In this article I explore the concept of personalized learning, a relatively new concept being promoted by the British Columbia (BC) Ministry of Education as the “new” approach to effective learning through the lens of a practicing professional. I begin by tracing my own emerging understanding of personalized learning as a discourse in BC education and then follow this with a discussion about the dominance of neoliberalism as an ideological frame for thinking about education and schooling. In particular, I consider how the role of the teacher shifts from professional to functionary, and how this shift is reified through two distinct BC educational policy initiatives that promote technology as the great educational equalizer. I conclude by suggesting that rather than fixing schools, teachers and reformers should direct their efforts to taking up the potentiality inherent in these competing discourses.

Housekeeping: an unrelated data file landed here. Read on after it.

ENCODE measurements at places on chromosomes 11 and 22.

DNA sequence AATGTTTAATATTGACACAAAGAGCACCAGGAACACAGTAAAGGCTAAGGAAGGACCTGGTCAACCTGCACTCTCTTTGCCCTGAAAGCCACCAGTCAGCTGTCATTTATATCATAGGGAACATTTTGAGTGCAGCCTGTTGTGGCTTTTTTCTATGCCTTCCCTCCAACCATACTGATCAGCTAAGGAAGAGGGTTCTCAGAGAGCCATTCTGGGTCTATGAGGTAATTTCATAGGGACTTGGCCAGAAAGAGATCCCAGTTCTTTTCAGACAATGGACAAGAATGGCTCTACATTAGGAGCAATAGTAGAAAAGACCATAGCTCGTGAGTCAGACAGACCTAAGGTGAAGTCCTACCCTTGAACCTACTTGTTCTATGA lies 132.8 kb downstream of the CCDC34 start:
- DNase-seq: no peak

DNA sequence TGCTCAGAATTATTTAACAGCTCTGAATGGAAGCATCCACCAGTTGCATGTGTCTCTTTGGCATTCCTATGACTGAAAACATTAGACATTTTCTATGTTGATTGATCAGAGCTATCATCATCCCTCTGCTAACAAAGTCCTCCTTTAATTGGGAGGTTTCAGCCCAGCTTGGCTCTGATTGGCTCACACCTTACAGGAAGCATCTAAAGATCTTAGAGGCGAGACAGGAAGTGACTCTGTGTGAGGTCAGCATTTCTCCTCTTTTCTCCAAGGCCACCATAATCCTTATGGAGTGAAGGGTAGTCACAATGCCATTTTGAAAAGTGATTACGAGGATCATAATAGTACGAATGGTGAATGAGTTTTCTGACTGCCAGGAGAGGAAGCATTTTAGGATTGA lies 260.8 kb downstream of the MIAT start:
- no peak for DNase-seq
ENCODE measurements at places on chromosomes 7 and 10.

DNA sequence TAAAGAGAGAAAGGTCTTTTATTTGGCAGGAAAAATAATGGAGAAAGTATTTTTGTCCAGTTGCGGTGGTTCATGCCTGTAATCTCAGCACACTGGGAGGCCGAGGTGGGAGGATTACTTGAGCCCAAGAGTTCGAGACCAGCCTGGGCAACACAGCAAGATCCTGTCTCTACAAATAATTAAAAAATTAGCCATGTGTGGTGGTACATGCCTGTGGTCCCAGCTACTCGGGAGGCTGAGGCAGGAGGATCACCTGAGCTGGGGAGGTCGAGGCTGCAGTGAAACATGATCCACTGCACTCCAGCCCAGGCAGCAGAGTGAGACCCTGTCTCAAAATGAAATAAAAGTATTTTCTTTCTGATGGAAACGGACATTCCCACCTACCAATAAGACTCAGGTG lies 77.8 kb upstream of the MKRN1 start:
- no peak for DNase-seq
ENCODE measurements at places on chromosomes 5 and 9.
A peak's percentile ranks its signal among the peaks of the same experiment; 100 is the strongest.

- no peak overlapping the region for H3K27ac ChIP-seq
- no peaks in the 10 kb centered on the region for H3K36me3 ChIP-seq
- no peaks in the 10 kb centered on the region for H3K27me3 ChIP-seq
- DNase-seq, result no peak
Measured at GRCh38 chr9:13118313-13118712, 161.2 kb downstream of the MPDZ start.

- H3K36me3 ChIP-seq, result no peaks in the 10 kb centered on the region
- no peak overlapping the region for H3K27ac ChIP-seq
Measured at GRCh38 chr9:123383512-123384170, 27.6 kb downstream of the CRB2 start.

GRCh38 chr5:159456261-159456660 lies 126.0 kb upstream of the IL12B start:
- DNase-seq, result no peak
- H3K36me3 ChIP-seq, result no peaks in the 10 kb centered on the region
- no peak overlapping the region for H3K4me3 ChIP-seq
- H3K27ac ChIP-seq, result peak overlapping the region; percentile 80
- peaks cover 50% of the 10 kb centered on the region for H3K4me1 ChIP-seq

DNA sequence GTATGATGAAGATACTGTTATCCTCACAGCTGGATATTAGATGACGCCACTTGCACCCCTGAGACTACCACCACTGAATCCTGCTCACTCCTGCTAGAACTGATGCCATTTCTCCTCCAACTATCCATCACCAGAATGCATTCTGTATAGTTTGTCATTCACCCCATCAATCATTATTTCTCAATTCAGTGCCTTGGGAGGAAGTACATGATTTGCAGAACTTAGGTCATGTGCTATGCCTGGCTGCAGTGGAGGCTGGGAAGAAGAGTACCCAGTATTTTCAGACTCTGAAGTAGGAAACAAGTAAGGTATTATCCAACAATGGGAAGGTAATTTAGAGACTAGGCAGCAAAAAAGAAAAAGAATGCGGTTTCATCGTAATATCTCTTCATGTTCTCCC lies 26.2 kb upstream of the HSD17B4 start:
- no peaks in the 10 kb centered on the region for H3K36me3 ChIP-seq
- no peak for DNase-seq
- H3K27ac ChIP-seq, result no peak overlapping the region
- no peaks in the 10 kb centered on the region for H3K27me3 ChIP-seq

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This work is licensed under a Creative Commons Attribution-NonCommercial-Share Alike 4.0 International License.

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